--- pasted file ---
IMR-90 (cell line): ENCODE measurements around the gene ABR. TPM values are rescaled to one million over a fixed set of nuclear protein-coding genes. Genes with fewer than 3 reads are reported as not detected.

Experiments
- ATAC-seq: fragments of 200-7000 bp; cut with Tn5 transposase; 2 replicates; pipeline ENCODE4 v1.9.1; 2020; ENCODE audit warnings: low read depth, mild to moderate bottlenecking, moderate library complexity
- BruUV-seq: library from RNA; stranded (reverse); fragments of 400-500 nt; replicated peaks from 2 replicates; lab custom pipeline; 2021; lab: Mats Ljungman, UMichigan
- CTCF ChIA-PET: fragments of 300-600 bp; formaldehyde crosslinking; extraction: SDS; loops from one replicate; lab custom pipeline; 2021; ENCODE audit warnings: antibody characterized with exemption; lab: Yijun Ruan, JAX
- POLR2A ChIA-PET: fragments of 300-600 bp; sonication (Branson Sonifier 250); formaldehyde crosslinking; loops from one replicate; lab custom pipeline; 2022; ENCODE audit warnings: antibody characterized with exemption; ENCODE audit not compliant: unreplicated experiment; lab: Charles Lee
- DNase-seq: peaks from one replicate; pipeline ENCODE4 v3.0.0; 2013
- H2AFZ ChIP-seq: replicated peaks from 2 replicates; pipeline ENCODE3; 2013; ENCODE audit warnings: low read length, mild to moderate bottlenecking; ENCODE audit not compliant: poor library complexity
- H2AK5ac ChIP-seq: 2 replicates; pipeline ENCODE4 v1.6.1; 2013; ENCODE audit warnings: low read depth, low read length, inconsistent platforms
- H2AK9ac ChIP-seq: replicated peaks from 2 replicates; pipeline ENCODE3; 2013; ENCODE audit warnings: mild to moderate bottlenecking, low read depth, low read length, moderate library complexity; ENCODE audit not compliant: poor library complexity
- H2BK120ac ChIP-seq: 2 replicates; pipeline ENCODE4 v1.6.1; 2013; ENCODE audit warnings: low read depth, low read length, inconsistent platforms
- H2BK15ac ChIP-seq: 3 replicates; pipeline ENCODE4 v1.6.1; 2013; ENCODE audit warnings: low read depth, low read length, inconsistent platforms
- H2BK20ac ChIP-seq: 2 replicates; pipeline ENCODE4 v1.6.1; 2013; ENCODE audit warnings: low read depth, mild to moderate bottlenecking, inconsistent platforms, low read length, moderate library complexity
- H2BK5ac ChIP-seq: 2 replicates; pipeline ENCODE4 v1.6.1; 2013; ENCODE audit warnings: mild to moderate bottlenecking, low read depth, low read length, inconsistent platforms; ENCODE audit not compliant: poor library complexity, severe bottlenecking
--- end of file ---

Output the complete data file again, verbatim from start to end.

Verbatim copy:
IMR-90 (cell line): ENCODE measurements around the gene ABR. TPM values are rescaled to one million over a fixed set of nuclear protein-coding genes. Genes with fewer than 3 reads are reported as not detected.

Experiments
- ATAC-seq: fragments of 200-7000 bp; cut with Tn5 transposase; 2 replicates; pipeline ENCODE4 v1.9.1; 2020; ENCODE audit warnings: low read depth, mild to moderate bottlenecking, moderate library complexity
- BruUV-seq: library from RNA; stranded (reverse); fragments of 400-500 nt; replicated peaks from 2 replicates; lab custom pipeline; 2021; lab: Mats Ljungman, UMichigan
- CTCF ChIA-PET: fragments of 300-600 bp; formaldehyde crosslinking; extraction: SDS; loops from one replicate; lab custom pipeline; 2021; ENCODE audit warnings: antibody characterized with exemption; lab: Yijun Ruan, JAX
- POLR2A ChIA-PET: fragments of 300-600 bp; sonication (Branson Sonifier 250); formaldehyde crosslinking; loops from one replicate; lab custom pipeline; 2022; ENCODE audit warnings: antibody characterized with exemption; ENCODE audit not compliant: unreplicated experiment; lab: Charles Lee
- DNase-seq: peaks from one replicate; pipeline ENCODE4 v3.0.0; 2013
- H2AFZ ChIP-seq: replicated peaks from 2 replicates; pipeline ENCODE3; 2013; ENCODE audit warnings: low read length, mild to moderate bottlenecking; ENCODE audit not compliant: poor library complexity
- H2AK5ac ChIP-seq: 2 replicates; pipeline ENCODE4 v1.6.1; 2013; ENCODE audit warnings: low read depth, low read length, inconsistent platforms
- H2AK9ac ChIP-seq: replicated peaks from 2 replicates; pipeline ENCODE3; 2013; ENCODE audit warnings: mild to moderate bottlenecking, low read depth, low read length, moderate library complexity; ENCODE audit not compliant: poor library complexity
- H2BK120ac ChIP-seq: 2 replicates; pipeline ENCODE4 v1.6.1; 2013; ENCODE audit warnings: low read depth, low read length, inconsistent platforms
- H2BK15ac ChIP-seq: 3 replicates; pipeline ENCODE4 v1.6.1; 2013; ENCODE audit warnings: low read depth, low read length, inconsistent platforms
- H2BK20ac ChIP-seq: 2 replicates; pipeline ENCODE4 v1.6.1; 2013; ENCODE audit warnings: low read depth, mild to moderate bottlenecking, inconsistent platforms, low read length, moderate library complexity
- H2BK5ac ChIP-seq: 2 replicates; pipeline ENCODE4 v1.6.1; 2013; ENCODE audit warnings: mild to moderate bottlenecking, low read depth, low read length, inconsistent platforms; ENCODE audit not compliant: poor library complexity, severe bottlenecking